>>48388865 >Are there ways of determining a poor mix / master without listening to it? No. Anyone who tells you otherwise doesn't know what they're talking about, because even if you use a reference track, it will have different elements with different frequency ranges and levels. It's not a one-size-fits-all kind of thing.
>>48388742 why don't they make more effects pedals like this? i feel like they would sell really well by 'like this' i mean with a bunch of synth-style knobs with their real function written on them- ideal for anyone that owns a guitar and enjoys tinkering.
>>48388865 >>48388888 yeah, nice point. clipping, in or out of Ozone/your respective plugins, typically means your mix has issues >>48388900 http://www.schneidersladen.de/en/knas-ekdahl-moisturizer-spring-reverb.html
>>48388903 IIRC Malekko makes some nice spring reverb pedals...
>>48388875 >that they're all, for the most part, shit. Disagree here. I've found that most big name VSTs come with at least a handfull of useful sounds. Especially basic things like simple pads and leads. >Making new sounds no one has thought of before is a big part of the process to me This, I guess, is just a difference of opinion. I'd rather write a solid song than spend a bunch of time on trying to be different for its own sake.
>>48388959 >I'd rather write a solid song than spend a bunch of time on trying to be different for its own sake. That's not what it is about. It's about making the sound the way you want it to. It's not trying to be different.
>>48388978 I guess. I was just referring to the "making sounds no one has ever heard before" thing. I just find that there's only so different you can get while still being very usable. Not that there's anything wrong with out there sounds by themselves.
I think the thing is that altering patches is part of the mixing/mastering process.
No one is saying you can't use presets, but you're gonna have to do SOMETHING to them to make them sound good. Whether fx or otherwise. If you just start playing a preset and that's it, it'll probably sound like ass no matter how good the composition.
But hey feel free to post some of your preset songs. Again, really depends on the individual preset.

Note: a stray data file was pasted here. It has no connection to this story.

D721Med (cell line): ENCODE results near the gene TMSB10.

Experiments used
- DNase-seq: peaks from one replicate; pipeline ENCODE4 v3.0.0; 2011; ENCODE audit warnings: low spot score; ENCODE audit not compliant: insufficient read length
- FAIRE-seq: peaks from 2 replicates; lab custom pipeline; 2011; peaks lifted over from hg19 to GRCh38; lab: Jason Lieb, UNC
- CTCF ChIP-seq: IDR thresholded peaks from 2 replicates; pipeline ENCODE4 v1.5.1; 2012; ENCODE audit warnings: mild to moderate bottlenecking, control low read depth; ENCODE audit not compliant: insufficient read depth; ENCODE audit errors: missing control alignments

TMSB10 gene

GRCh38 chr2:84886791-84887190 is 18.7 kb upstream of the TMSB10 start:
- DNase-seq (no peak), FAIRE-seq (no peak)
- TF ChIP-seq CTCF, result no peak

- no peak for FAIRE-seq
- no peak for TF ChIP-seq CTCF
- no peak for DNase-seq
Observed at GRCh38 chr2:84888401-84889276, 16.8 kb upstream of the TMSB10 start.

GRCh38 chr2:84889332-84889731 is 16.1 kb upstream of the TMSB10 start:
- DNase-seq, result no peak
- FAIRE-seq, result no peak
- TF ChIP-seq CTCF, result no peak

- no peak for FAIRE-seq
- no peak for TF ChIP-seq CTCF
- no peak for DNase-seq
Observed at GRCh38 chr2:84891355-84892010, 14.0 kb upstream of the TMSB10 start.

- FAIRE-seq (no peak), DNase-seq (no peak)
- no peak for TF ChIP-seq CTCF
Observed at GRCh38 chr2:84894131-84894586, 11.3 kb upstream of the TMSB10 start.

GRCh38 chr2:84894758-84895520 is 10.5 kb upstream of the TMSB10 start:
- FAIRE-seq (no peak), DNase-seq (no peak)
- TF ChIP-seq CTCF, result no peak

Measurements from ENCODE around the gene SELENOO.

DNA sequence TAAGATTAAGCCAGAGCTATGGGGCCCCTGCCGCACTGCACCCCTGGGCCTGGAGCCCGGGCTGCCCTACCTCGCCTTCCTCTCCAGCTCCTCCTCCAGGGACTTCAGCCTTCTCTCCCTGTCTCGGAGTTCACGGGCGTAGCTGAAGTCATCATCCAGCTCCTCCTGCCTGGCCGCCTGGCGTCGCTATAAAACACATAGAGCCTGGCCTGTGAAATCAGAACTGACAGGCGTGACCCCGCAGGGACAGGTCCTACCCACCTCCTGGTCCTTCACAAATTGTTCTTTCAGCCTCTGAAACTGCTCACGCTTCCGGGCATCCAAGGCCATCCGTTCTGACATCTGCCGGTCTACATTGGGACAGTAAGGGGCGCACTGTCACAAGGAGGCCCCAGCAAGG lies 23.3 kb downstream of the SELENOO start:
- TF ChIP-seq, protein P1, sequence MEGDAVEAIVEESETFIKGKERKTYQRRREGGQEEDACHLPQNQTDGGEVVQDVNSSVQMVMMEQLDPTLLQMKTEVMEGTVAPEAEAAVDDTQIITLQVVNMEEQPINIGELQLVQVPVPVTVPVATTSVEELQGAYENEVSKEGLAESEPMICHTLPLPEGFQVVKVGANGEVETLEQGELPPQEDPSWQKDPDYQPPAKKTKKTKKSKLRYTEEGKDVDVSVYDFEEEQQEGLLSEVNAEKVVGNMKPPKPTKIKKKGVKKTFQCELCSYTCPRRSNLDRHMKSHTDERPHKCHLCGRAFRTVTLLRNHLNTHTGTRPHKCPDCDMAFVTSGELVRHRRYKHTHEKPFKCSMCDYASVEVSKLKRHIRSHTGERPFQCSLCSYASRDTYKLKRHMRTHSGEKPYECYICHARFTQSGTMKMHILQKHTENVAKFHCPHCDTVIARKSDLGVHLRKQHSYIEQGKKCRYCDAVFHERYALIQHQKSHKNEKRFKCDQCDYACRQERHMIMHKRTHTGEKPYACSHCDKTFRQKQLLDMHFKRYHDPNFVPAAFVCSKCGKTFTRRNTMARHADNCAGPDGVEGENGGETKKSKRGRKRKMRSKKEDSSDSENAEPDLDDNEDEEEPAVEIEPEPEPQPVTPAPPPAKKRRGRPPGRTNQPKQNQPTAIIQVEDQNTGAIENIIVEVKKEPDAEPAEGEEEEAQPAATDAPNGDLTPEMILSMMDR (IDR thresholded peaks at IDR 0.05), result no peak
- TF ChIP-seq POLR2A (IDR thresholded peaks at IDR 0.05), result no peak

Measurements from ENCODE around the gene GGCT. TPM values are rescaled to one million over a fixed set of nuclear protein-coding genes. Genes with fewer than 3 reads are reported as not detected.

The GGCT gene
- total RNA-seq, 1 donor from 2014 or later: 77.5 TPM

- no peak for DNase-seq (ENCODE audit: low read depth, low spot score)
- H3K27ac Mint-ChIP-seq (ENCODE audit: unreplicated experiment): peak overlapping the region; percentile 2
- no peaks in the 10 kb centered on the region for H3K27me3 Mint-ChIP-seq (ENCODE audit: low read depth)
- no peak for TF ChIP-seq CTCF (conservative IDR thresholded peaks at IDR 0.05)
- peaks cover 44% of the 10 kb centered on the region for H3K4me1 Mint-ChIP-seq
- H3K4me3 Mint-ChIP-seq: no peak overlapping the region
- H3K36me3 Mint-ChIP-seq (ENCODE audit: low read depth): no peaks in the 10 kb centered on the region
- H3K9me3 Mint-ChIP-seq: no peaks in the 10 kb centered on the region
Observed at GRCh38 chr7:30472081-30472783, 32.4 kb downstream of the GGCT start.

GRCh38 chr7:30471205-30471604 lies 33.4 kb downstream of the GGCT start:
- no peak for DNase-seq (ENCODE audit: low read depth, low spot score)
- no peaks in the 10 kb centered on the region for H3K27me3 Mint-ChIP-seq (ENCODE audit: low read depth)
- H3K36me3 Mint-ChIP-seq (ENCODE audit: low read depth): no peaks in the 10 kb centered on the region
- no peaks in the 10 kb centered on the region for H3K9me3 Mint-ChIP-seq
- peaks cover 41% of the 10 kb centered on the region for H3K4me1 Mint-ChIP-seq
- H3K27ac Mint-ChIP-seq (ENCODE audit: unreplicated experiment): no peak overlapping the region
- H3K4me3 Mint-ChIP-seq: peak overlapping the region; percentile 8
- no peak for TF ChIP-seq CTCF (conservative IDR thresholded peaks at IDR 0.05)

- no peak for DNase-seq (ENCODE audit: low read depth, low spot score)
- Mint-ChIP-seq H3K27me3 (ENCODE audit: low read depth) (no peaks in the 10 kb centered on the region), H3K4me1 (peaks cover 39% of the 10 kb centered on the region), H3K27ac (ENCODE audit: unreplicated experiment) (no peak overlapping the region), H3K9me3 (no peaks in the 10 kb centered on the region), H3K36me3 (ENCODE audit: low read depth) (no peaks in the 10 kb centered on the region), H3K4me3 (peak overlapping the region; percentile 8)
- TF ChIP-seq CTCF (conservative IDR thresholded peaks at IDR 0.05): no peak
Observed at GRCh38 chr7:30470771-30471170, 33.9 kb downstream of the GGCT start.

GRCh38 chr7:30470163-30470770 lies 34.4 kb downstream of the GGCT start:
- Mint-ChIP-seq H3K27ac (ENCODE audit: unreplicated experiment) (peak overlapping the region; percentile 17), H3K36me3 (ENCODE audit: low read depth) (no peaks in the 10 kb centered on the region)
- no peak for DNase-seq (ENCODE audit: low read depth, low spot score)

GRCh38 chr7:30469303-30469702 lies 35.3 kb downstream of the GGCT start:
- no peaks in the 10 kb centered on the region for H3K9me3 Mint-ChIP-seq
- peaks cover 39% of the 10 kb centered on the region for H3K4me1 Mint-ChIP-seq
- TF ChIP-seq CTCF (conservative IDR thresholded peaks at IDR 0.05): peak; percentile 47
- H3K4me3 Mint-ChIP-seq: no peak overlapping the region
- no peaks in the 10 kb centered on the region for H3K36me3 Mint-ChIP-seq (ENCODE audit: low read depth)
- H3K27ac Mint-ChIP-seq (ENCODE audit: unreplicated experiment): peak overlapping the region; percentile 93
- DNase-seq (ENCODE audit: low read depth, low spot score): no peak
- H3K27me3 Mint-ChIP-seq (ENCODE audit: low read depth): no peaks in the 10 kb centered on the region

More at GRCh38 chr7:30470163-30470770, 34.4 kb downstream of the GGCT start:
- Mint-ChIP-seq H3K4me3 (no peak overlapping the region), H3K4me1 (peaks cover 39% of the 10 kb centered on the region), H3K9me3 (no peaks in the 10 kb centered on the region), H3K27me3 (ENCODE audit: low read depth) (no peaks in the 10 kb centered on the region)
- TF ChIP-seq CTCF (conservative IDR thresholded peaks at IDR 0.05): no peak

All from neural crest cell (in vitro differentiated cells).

>>48389086 I don't think the problem is the preset itself in a void, but how it sits in a mix. A lot of them sound very polished, for lack of a better term, and stick out a lot compared to user patches or whatever else you might be doing. Then there's the problem of using several presets from different sound designers, etc. Basically I think the sounding like ass bit is because of a lack of cohesiveness with the rest of the track.
Does anyone know anything good to read? I've read synth secrets. I'd like something that takes it a bit further, general production or even something about acoustics without going straight into equations and shit. Preferably without a focus on dance music either but whatever really.
>>48389058 Ok, how about things that might be worth avoiding (in most cases) if one wants a pro-sounding finished result.
For electronic / dance music (v. broad, I know), what kind of dynamic ranges are we talking, roughly? Would a middle section of a track that's -17dB quieter than the ending section be something a pro studio would do? What dynamic range is too small, too?
How about overall shape of the spectrogram? A downward slope from left to right or flat?
Stereo width on synths? Is totally flat mono with no variance something a pro studio would do or would they likely just narrow the stereo image rather than go full mono?
What about synths with overtones that extend past 20khz? And hi-hats that go that high too? Advisable or not?
>>48390319 What kind of sounds are you trying to create? I'd say the volume level and ratio of your operators and their envelopes are the main things to play with. As soon as you start detuning things will get messy very quickly.
I was thinking of picking up a MicroBrute for a cheap analog synth, but I'd also really like to get a polyphonic one instead. Anyone have any recommendations for a cheap (under $500) polyphonic synth? Doesn't have to be analog, but I'd prefer it
>>48390708 roland jx-3p or jx-8p. they're highly underrated because of their digital era inspired knob interfaces, but underneath are strong analog synths, and with a programmer like the kiwi patch editor you can't go wrong.
>>48390732 Not every day, but there's usually the assinine comment, like "can any of you actually play keyboard" or "why aren't there enough soundclouds in here" when it's obviously not a soundcloud thread.
>>48390753 I'm more like the guy taking a detour home because I've been driving the same route every day for years, and know how to avoid the traffic. I was "ahead of the curve" and didn't have to pay the stupid prices you see these days.
I meant the whole thing. Nothing you said would be something a pro studio would do. Huge gaps in volume, useless frequencies on things that will just complicate mixing and conversion to non lossless formats.
In down to talk about production but you could have answered those questions with Google.
>>48391308 there's just better bang for your buck. Korg is a brand name too, so with names like Korg and Moog you're often paying for more than just the hardware. Although I like Moog better than Korg..
If someone offered me a microkorg for 100 bucks, I would buy it no problem. but I already have everything I need on that level of synthesis so it'd just be a toy. It's also not that great for learning about synthesis